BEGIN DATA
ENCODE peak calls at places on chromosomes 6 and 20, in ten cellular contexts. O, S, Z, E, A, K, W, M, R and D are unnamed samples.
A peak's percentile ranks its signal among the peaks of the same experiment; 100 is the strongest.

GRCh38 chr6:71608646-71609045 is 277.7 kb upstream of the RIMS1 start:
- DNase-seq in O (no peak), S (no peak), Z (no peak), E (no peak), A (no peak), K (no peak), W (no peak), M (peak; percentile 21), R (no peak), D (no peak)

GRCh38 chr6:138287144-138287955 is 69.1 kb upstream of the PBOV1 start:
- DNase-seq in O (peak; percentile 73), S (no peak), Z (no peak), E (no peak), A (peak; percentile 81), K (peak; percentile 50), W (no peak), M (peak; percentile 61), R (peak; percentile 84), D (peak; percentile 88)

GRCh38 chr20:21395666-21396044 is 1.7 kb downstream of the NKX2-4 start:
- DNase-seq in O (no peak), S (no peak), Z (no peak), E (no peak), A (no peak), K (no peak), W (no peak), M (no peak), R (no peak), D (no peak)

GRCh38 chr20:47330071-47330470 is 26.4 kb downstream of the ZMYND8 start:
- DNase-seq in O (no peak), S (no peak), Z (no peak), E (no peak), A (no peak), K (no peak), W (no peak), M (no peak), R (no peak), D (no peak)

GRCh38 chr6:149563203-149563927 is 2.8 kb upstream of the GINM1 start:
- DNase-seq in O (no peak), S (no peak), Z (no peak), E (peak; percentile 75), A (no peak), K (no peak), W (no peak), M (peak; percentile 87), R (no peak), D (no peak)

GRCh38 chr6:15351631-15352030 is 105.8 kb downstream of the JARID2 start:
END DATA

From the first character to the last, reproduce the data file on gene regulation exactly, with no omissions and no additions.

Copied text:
ENCODE peak calls at places on chromosomes 6 and 20, in ten cellular contexts. O, S, Z, E, A, K, W, M, R and D are unnamed samples.
A peak's percentile ranks its signal among the peaks of the same experiment; 100 is the strongest.

GRCh38 chr6:71608646-71609045 is 277.7 kb upstream of the RIMS1 start:
- DNase-seq in O (no peak), S (no peak), Z (no peak), E (no peak), A (no peak), K (no peak), W (no peak), M (peak; percentile 21), R (no peak), D (no peak)

GRCh38 chr6:138287144-138287955 is 69.1 kb upstream of the PBOV1 start:
- DNase-seq in O (peak; percentile 73), S (no peak), Z (no peak), E (no peak), A (peak; percentile 81), K (peak; percentile 50), W (no peak), M (peak; percentile 61), R (peak; percentile 84), D (peak; percentile 88)

GRCh38 chr20:21395666-21396044 is 1.7 kb downstream of the NKX2-4 start:
- DNase-seq in O (no peak), S (no peak), Z (no peak), E (no peak), A (no peak), K (no peak), W (no peak), M (no peak), R (no peak), D (no peak)

GRCh38 chr20:47330071-47330470 is 26.4 kb downstream of the ZMYND8 start:
- DNase-seq in O (no peak), S (no peak), Z (no peak), E (no peak), A (no peak), K (no peak), W (no peak), M (no peak), R (no peak), D (no peak)

GRCh38 chr6:149563203-149563927 is 2.8 kb upstream of the GINM1 start:
- DNase-seq in O (no peak), S (no peak), Z (no peak), E (peak; percentile 75), A (no peak), K (no peak), W (no peak), M (peak; percentile 87), R (no peak), D (no peak)

GRCh38 chr6:15351631-15352030 is 105.8 kb downstream of the JARID2 start: